When Roughhousing Goes too Far: How Puppies and Dogs Play
One of the best ways puppies learn the ropes is by modeling the behaviors of their parents and older dogs.
This mock-fighting and roughhousing teaches them several things that can be useful later in life. This instinct for an adult dog to play-fight with puppies in an old one, deeply embedded in their DNA from the days of when they were wild.
Unfortunately, sometimes this form of play can become dangerous for a puppy when it is too aggressive. Your friends at Blue Valley Animal Hospital have a few tips for a safer way for puppies and dogs to play together. Let’s begin!
Is It Playtime or Time to Separate?
It’s normal for puppies and dogs to growl and romp over one another in a mock battle. Most dogs display behaviors that can seem a little aggressive to us, but as long as they are within the boundaries of good fun, it is usually okay (and can help them with socialization skills).
When your pet’s playtime is positive and fun, they will display a number of clues to let you know it. Likewise, if your puppy is afraid or is trying to get away, yipping, crying, or other indicators of fear, they need a reprieve. This is also true for senior pets, who aren’t willing and able to be trampled on by puppies. They, too, need a break from the rowdiness at times.
When Puppies and Dogs Play Together
There are some tell-tale signs that all is well in puppyland, when interaction is safe, positive, and welcome. Here are some clues that your pets are getting into the fun.
- They are play bowing – This posture is the definite call for playtime invitation for you or their dog cohorts. When they are really excited, they sometimes pound or stomp their paws on the ground as they bow.
- They’re being silly – This is when your pet is noticeably acting goofing and gesturing to other pets that they want lively exercise. Your pet will seem to appear like they are trying to get your attention or their peers’ attention through an exaggerated play style.
- Your dog is exposing their belly – Rolling over and exposing the belly is a way to say they’re being passive, or comfortable with the situation. Smaller and younger pets will also do this as a way to pacify bigger dogs, a sort of a “I surrender” or “I am not a threat” pose.
- The yips, growls, and barks sound excitable – Rather than a growl of warning, these play-growls and barks coincide with having fun and playing. Your pet’s posture will denote they are upbeat, energetic, and getting into the game. Real growls follow a stiff body posture, erect tail, bared teeth, and other signals of fear and aggression.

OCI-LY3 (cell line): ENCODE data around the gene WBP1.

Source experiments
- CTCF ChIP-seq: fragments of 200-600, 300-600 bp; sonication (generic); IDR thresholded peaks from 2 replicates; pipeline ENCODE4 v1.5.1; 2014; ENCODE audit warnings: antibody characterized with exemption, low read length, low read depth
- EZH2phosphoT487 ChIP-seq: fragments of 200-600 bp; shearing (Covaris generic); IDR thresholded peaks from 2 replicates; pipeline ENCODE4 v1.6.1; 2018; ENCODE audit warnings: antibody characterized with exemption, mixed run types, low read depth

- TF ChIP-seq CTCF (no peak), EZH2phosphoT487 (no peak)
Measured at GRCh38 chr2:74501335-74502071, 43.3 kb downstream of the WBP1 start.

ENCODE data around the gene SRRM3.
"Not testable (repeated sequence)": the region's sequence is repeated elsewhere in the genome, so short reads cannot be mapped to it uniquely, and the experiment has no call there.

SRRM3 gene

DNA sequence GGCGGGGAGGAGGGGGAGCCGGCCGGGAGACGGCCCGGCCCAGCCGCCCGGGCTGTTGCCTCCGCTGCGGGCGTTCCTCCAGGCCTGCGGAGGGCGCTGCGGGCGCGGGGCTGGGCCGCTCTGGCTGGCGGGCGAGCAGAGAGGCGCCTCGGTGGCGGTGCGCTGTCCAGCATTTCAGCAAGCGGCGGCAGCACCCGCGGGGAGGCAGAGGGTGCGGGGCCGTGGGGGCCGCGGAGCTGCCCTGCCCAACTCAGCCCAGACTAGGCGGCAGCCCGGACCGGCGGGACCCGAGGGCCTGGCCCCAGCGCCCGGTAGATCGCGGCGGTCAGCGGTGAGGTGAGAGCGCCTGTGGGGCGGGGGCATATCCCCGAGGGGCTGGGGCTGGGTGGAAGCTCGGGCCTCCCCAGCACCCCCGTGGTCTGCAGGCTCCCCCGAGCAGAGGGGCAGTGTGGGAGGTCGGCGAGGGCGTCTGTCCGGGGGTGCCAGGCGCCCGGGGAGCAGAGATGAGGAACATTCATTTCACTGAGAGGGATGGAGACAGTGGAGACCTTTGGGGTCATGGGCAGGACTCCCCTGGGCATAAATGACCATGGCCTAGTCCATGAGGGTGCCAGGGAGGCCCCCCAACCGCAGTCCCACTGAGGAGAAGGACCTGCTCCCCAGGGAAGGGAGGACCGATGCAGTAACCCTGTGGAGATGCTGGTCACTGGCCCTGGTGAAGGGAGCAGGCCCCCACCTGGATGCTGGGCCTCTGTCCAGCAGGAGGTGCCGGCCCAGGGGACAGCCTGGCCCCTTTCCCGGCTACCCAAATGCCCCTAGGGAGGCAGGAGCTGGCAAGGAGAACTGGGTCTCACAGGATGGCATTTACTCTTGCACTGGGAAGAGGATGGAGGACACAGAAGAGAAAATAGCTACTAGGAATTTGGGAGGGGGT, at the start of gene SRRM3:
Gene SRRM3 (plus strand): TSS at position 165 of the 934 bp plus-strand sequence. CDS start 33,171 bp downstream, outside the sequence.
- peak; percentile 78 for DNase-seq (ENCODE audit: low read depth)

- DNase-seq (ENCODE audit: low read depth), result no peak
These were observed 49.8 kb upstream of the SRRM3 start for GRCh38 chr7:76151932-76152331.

- Your dogs are chasing each other – That’s part of the game! Most pets will want to aggravate the other pets into chasing after them, either by play bowing or nipping at them.
- They are obviously smiling or grinning – Big, open mouths that look like your dogs are smiling are a sure giveaway that the game has been most enjoyable for all.
When Trouble Brews
Sometimes, when dogs play together, it can turn into more roughhousing than is safe or acceptable. One or more of the dogs may try to get away or act out by biting or other aggressive behavior. To prevent an injury, keep watch for the following red flag signs of a possible fight.
- Curled lip, exposed teeth
- Looking away
- Stiff posture
- Ears back and flat
- Puffed up, fur raised
- Trying to get away
If these signs occur, distract the dogs and separate them so they can have some alone time. Some dogs simply do not like this form of roughhousing. If that’s the case, give them something else to do, like a challenging puzzle, while the other dogs participate in the more energetic games.
Out and About
Make sure to watch your dog or puppy carefully when out at the park, dog park, doggie daycare, or other places where dogs socialize. If you notice that your pet is being bullied (or is the one ganging up on another dog), then get your pet to a separate area or leave. Some puppies are too small to be left alone with older dogs, so try and find other pets to play with that are about their size and/or age.
Last but not least, ensure your pet is getting the proper training and socialization they need to develop good manners. For more information on how puppies and dogs play, or to schedule a wellness examination, please contact us.